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It appears that for Lenovo laptops (at least my G575) the OneKey Recovery key is another key.

Using the xev command, you can find out the scancode. xev will open a window with a black square, move your mouse inside it and then press the OKR key.

KeyPress event, serial 51, synthetic NO, window 0x1600001,
    root 0x497, subw 0x1600002, time 1092364, (50,41), root:(52,479),
    state 0x0, keycode 156 (keysym 0x1008ff41, XF86Launch1), same_screen YES,
    XLookupString gives 0 bytes: 
    XmbLookupString gives 0 bytes: 
    XFilterEvent returns: False

KeyRelease event, serial 51, synthetic NO, window 0x1600001,
    root 0x497, subw 0x1600002, time 1092364, (50,41), root:(52,479),
    state 0x0, keycode 156 (keysym 0x1008ff41, XF86Launch1), same_screen YES,
    XLookupString gives 0 bytes: 
    XFilterEvent returns: False

You can see the keycode as keycode 156.

After finding the keycode, all you need to look up is how to map a keycode to a specific action. Here's some helpful questions:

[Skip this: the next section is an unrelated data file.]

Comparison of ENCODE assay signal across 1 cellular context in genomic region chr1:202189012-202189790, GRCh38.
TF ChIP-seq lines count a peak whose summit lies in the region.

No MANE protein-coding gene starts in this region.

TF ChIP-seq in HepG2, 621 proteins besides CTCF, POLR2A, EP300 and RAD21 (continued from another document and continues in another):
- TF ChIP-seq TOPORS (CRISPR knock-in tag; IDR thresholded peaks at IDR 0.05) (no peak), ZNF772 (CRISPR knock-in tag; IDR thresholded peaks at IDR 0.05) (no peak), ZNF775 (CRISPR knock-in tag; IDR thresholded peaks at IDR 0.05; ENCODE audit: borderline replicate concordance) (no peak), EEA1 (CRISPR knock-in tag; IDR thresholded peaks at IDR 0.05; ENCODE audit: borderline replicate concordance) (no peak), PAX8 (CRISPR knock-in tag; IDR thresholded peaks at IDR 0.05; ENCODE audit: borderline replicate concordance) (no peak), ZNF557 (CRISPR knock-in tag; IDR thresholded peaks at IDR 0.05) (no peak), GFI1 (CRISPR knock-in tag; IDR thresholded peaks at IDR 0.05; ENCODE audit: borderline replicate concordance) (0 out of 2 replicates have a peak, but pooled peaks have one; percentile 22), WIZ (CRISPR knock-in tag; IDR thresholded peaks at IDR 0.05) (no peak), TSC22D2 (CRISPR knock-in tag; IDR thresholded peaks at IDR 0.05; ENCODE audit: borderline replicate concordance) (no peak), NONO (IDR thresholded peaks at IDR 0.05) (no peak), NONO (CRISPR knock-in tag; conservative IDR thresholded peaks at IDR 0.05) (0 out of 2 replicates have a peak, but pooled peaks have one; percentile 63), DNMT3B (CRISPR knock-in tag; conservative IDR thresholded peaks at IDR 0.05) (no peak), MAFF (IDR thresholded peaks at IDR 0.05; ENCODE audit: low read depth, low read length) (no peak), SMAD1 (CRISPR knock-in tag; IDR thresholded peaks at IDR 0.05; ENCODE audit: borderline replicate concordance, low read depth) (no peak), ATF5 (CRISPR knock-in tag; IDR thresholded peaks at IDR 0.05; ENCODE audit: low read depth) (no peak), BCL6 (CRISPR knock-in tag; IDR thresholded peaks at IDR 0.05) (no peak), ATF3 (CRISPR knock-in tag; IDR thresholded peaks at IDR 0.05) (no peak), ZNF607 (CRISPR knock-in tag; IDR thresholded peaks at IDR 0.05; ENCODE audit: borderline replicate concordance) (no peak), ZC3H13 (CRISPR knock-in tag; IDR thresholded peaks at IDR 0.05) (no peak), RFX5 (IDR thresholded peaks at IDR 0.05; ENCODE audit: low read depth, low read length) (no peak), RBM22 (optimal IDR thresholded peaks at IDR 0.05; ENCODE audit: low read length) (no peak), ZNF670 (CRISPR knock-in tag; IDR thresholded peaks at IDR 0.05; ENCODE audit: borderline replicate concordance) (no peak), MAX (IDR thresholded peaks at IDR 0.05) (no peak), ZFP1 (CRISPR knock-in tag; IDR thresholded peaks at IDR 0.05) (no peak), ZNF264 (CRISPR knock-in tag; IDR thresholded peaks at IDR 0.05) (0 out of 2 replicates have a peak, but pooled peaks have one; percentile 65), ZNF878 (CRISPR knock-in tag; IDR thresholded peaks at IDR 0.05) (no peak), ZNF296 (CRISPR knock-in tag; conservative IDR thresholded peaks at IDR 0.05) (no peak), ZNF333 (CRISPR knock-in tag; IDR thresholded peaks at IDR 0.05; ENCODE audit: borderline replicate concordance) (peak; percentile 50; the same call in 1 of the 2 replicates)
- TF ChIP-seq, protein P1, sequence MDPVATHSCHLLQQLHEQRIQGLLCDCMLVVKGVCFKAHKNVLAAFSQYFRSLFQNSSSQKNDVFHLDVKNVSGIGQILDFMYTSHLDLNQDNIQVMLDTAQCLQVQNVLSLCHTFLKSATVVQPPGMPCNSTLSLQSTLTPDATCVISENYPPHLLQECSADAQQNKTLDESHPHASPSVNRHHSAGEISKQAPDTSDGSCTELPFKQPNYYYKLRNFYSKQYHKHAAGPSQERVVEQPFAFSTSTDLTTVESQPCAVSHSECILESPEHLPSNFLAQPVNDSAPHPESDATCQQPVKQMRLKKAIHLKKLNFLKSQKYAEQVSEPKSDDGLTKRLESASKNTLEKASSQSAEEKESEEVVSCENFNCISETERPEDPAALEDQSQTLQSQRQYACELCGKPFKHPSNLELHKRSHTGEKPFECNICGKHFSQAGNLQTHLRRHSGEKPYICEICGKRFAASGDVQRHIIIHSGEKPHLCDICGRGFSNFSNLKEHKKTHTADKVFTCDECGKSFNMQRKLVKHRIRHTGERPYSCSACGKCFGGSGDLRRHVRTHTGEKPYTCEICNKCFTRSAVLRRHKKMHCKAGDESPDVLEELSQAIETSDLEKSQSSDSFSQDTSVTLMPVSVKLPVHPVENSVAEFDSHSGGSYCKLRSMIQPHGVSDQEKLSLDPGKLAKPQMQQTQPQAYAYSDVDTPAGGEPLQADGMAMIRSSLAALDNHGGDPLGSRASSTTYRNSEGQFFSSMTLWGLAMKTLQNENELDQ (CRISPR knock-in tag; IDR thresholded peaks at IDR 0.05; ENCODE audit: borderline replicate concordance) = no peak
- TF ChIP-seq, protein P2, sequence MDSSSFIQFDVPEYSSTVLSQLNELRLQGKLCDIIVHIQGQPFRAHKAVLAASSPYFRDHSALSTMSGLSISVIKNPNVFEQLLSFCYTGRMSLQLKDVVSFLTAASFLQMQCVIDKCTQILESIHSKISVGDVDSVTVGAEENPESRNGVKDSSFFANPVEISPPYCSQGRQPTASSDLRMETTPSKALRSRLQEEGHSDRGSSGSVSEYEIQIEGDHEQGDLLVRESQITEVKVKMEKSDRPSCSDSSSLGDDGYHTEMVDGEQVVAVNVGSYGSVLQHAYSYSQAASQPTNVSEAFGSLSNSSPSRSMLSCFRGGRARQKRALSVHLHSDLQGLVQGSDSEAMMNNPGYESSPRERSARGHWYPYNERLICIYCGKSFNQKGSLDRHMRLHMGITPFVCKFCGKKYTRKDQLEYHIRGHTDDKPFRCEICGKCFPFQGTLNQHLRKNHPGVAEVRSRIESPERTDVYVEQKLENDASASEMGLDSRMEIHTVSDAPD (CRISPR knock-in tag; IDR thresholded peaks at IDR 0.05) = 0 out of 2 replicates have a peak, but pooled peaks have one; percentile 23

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    could you add how to do that? – Zanna Apr 19 '17 at 11:18
  • @Mark thanks for showing me the way to display keys, and I'd appreciate if you show me how to do it, I asked because I don't know. – Muaad ElSharif Apr 19 '17 at 11:38
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    @Muaad I'm sorry, but I can't seem to find any references on how to do that, and to be honest I never bothered to map the keys, I only know it is possible. Previous versions of Ubuntu (before 13.04) used the xmodmap command, but as of 13.04, they use xkb instead. I've asked a question about how to use xkb. – user595510 Apr 19 '17 at 22:59
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    @Muaad Please see my updated answer. – user595510 Feb 1 '18 at 12:03